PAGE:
Acts 2:38, Baptism and Remission of Sins

William Arnold III

(original article: A Commentary on the Book of Colossians)


You reference Acts 2:38 in your commentary on Col. 2:11 as an example of water baptism being attriubted to the remission of sins. Grammatically, if grammar means anything, for baptism to be associated with resmission of sins in Acts 2:38 is incorrect. Peter would have been telling each singular person to come up and be baptized for the remission of sins of the entire group being addressed. Remission is tied to repentance in Acts 2:38. Please do NOT take my word for it. Check it out for yourself. Check out Greek scholarship on the grammar of Acts 2:38. Baptism is awesome and obedient to scripture but it is the blood of Jesus Christ that remits sin. Surely you don't think the water literally changes to blood (like the RCC believes the wine does at communion) at baptism. Remember, in Acts chapter 10 that the group at Cornelius' house were filled with the Spirit (even spoke in tongues) before they were water baptized. The holy spirit can not occupy a sin filled temple, so I think you would have to agree that their sins were already washed away! They were commanded to be baptized because that is the first thing all of
us should do as believers.


Concerning Acts 2:38, the grammar actually requires that Peter is saying be baptized "for" the remission of sins. The use of the preposition eis demands this meaning. Concerning this specific verse, BAGD, the most authoritative Greek lexicon in English says, "to denote purpose / in order to, to . . . for forgiveness of sins, so that sins might be forgiven Mt 26:28; cf. Mk 1:4; Lk 3:3; Ac 2:38."1

Seeing the plain implications of this passage, some scholars have jumped through hoops to try and explain it away. Once again I call attention to Wallace's highly acclaimed Greek grammar. Wallace (who does not believe baptism is essential) has a discussion about this verse specifically under his treatment of the preposition eis:

An interesting discussion over the force of eis took place several years ago, especially in relation to Acts 2:38. . . . J. R. Manty argued that eis could be used causally [which would mean baptism "because of" remission of sins] in various passages in the NT, among them Matt 3:11 and Acts 2:38. . . . On the other hand, Ralph Marcus questioned Mantey's nonbiblical examples of a causal eis so that in his second of two rejoinders he concluded (after a blow-by-blow refutation): 'It is quite possible that eis is used causally in the NT passages but the examples of causal eis cited from non-biblical Greek contribute absolutely nothing to making this possibility a probability. If, therefore, Professor Mantey is right in his interpretation of various NT passages on baptism and repentance and the remission of sins, he is right for reasons that are non-linguistic.' Marcus ably demonstrated that the linguistic evidence for a causal eis fell short of proof. . . . adjusting the grammar to answer a backward-looking 'Why?' has no more basis than the notion that anti ever meant mere representation (see prior discussion).2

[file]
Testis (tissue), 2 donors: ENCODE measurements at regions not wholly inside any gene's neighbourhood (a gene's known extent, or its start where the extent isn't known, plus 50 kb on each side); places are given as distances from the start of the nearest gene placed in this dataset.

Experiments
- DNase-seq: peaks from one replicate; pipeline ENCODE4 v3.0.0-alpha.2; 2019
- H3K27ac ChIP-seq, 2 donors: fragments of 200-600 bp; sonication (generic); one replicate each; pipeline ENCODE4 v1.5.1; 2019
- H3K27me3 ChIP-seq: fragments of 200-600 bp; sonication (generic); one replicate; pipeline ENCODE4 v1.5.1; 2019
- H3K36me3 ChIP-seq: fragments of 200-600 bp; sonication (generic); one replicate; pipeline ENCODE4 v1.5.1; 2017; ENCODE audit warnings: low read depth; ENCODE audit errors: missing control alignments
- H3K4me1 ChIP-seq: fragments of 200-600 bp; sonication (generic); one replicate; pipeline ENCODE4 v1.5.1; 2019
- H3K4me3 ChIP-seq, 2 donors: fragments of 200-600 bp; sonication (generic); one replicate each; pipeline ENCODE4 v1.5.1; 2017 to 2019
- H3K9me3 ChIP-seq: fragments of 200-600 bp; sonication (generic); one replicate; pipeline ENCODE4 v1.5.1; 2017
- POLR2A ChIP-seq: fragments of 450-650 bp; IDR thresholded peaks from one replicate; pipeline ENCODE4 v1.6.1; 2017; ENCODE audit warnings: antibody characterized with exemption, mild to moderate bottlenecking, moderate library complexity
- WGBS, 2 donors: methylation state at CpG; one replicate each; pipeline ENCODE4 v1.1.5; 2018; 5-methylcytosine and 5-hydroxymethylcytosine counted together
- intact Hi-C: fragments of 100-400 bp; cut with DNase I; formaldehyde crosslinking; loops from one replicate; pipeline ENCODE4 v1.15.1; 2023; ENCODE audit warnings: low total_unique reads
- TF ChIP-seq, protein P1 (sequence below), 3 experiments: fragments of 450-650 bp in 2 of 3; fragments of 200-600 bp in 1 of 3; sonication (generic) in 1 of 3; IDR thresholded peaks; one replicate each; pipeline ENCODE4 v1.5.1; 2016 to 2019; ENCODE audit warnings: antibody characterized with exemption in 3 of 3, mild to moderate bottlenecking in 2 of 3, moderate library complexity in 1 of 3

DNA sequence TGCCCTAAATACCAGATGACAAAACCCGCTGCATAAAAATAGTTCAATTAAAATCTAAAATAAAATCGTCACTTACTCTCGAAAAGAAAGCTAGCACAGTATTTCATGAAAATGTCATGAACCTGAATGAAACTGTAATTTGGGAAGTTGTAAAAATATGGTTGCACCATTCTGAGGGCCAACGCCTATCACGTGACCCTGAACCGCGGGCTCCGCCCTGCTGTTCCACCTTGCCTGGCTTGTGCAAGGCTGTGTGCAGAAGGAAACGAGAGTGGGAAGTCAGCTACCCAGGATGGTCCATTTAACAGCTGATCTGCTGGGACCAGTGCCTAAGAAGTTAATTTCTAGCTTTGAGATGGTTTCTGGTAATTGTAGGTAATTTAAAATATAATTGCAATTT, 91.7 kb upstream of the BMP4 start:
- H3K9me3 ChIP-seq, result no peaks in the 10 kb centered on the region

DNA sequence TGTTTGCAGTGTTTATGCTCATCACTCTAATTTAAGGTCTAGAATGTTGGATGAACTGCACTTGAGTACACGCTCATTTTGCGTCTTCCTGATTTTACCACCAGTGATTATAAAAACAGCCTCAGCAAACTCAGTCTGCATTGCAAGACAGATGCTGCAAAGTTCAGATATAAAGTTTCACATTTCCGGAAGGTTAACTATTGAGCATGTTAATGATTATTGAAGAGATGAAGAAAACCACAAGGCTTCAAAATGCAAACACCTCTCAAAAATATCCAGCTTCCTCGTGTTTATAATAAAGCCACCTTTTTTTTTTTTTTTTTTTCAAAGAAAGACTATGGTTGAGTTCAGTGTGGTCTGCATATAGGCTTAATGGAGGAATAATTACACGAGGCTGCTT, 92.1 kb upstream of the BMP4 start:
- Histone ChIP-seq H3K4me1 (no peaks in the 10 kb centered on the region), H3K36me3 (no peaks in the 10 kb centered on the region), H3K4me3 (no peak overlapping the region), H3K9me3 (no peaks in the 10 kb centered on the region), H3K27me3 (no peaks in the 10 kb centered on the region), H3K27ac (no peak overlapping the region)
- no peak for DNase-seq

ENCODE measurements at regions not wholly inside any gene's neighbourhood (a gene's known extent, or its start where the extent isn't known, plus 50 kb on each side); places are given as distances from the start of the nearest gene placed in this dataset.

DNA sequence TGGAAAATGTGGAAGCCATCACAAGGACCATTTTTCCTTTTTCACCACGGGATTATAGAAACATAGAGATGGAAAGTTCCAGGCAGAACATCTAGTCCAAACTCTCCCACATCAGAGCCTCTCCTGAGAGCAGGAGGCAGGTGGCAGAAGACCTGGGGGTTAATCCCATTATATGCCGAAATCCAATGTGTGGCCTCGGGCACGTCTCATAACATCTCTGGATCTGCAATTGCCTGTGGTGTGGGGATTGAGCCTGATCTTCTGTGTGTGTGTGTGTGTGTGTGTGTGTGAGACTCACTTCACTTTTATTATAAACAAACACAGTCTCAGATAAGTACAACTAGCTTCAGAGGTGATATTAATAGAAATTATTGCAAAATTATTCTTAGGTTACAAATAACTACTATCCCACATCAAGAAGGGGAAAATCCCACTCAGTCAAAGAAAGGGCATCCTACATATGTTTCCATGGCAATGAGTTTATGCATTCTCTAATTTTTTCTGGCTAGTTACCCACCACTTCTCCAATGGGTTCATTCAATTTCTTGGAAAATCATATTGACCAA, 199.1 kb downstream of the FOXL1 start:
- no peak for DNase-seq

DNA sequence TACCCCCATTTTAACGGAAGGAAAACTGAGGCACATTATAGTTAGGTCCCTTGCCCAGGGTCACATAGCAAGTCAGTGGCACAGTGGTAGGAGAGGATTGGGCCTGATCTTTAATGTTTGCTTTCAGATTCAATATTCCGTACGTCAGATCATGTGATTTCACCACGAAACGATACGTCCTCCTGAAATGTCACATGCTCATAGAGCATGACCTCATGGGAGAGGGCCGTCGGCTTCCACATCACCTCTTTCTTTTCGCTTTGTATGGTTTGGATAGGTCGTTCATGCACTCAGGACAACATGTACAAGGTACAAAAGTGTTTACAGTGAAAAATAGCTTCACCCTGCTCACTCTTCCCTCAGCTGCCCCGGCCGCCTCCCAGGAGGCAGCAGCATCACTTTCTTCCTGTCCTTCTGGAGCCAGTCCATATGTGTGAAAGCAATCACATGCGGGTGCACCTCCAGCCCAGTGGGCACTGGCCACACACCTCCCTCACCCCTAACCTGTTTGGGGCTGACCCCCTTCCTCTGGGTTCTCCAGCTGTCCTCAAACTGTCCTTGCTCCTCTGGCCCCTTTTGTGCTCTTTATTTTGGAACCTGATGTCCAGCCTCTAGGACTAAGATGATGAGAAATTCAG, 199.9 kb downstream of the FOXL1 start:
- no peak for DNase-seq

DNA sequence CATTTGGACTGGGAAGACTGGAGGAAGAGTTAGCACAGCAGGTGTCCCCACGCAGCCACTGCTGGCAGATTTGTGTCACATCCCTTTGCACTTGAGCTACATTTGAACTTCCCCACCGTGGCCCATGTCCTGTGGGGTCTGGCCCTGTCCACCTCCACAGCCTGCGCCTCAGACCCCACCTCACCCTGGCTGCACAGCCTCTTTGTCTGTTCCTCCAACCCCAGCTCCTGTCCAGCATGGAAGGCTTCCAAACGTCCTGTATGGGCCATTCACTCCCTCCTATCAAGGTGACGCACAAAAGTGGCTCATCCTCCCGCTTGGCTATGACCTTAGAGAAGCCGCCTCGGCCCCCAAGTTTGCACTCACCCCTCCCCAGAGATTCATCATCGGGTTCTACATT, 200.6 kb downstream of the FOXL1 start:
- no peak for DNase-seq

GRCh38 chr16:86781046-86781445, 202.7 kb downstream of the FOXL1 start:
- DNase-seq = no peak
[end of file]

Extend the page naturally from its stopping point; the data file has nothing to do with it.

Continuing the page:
He also discusses the shift from second person plural to third person singular and then back, which you mentioned.

But notice even some other passages: "Arise, and be baptized, and wash away thy sins, calling on the name of the Lord" (Acts 22:16); "baptism now saves you" (1 Peter 3:21); "He saved us not by works of righteousness that we have done but on the basis of his mercy, through the washing of the new birth and the renewing of the Holy Spirit" (Titus 3:5, NET, see also John 3:3-5). Coupled with Acts 2:38, these passages clearly connect baptism with the remission of sins and even with salvation.


1. Walter Bauer, William Ardnt, F. Wilbur Gingrich and Fredrick Danker, A Greek-English Lexicon of the New Testament and Other Early Christian Literature, Chicago: Chicago University Press, 1979. <back>
2. Daniel Wallace, Greek Grammar Beyond the Basics, Grand Rapids: Zondervan, 1996, p. 369-371. <back>

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